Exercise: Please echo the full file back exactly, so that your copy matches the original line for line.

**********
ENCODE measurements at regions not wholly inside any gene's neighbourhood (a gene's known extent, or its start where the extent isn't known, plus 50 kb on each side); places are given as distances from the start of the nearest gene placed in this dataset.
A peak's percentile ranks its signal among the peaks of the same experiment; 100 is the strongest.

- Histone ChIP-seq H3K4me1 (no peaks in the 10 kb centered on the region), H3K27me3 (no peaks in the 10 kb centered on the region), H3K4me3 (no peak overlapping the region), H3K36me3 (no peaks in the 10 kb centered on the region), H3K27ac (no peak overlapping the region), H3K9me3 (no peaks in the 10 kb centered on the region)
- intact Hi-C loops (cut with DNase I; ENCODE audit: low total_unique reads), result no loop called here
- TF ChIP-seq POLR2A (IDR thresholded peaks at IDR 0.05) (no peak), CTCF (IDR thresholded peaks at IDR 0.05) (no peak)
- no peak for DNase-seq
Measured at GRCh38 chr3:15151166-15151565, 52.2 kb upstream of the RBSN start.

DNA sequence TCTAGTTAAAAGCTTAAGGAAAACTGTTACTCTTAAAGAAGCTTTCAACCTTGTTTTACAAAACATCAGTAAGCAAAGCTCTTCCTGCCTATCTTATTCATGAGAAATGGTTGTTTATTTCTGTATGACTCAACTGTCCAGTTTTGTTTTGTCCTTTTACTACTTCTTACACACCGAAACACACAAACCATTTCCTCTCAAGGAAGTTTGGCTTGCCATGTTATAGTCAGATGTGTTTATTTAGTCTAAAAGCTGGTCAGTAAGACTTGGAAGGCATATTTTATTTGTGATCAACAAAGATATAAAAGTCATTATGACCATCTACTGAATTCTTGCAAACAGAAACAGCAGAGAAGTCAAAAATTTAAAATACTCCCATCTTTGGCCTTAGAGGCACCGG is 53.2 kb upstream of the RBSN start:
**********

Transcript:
ENCODE measurements at regions not wholly inside any gene's neighbourhood (a gene's known extent, or its start where the extent isn't known, plus 50 kb on each side); places are given as distances from the start of the nearest gene placed in this dataset.
A peak's percentile ranks its signal among the peaks of the same experiment; 100 is the strongest.

- Histone ChIP-seq H3K4me1 (no peaks in the 10 kb centered on the region), H3K27me3 (no peaks in the 10 kb centered on the region), H3K4me3 (no peak overlapping the region), H3K36me3 (no peaks in the 10 kb centered on the region), H3K27ac (no peak overlapping the region), H3K9me3 (no peaks in the 10 kb centered on the region)
- intact Hi-C loops (cut with DNase I; ENCODE audit: low total_unique reads), result no loop called here
- TF ChIP-seq POLR2A (IDR thresholded peaks at IDR 0.05) (no peak), CTCF (IDR thresholded peaks at IDR 0.05) (no peak)
- no peak for DNase-seq
Measured at GRCh38 chr3:15151166-15151565, 52.2 kb upstream of the RBSN start.

DNA sequence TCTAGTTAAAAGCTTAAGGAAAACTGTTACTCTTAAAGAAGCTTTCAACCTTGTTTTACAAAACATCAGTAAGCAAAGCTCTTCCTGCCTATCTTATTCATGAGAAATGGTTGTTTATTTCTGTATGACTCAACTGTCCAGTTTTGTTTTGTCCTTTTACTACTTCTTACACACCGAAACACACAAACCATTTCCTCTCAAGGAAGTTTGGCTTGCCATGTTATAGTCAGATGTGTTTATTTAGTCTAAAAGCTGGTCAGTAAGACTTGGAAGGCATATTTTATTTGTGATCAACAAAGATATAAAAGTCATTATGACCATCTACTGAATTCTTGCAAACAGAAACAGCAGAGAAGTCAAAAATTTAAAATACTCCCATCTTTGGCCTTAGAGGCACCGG is 53.2 kb upstream of the RBSN start: